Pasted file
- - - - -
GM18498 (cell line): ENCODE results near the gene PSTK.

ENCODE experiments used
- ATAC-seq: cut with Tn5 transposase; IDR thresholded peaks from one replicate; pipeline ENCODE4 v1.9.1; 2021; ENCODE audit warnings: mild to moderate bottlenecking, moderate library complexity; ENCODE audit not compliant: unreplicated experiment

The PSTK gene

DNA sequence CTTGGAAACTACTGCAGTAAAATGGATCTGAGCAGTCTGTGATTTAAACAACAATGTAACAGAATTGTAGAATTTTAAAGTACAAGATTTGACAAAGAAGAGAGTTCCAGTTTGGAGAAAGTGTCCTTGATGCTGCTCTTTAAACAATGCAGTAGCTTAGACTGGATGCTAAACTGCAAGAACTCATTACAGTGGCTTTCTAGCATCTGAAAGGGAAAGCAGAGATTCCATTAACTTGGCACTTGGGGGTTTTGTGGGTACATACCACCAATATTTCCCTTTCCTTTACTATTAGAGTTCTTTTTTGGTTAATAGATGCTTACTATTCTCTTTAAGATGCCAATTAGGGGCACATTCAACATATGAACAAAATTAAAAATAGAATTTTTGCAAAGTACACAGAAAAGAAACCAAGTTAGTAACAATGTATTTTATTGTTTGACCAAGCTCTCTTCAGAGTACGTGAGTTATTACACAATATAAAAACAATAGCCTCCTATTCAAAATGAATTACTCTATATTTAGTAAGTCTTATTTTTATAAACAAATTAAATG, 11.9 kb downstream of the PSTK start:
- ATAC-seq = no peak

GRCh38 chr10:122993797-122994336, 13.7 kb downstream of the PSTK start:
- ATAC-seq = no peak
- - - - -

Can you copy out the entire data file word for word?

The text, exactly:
GM18498 (cell line): ENCODE results near the gene PSTK.

ENCODE experiments used
- ATAC-seq: cut with Tn5 transposase; IDR thresholded peaks from one replicate; pipeline ENCODE4 v1.9.1; 2021; ENCODE audit warnings: mild to moderate bottlenecking, moderate library complexity; ENCODE audit not compliant: unreplicated experiment

The PSTK gene

DNA sequence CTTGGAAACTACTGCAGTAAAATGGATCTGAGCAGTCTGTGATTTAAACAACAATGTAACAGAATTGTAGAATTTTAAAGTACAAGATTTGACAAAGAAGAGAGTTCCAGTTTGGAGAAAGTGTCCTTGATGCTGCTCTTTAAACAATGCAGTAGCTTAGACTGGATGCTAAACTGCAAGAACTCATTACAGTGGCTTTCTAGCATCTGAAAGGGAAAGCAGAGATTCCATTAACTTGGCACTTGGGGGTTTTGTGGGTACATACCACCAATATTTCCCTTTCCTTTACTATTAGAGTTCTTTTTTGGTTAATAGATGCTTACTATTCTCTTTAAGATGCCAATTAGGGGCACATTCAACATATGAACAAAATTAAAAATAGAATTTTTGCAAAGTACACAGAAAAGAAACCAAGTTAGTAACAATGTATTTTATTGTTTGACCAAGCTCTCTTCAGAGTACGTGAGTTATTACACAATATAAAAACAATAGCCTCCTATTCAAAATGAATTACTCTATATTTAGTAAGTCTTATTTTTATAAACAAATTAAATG, 11.9 kb downstream of the PSTK start:
- ATAC-seq = no peak

GRCh38 chr10:122993797-122994336, 13.7 kb downstream of the PSTK start:
- ATAC-seq = no peak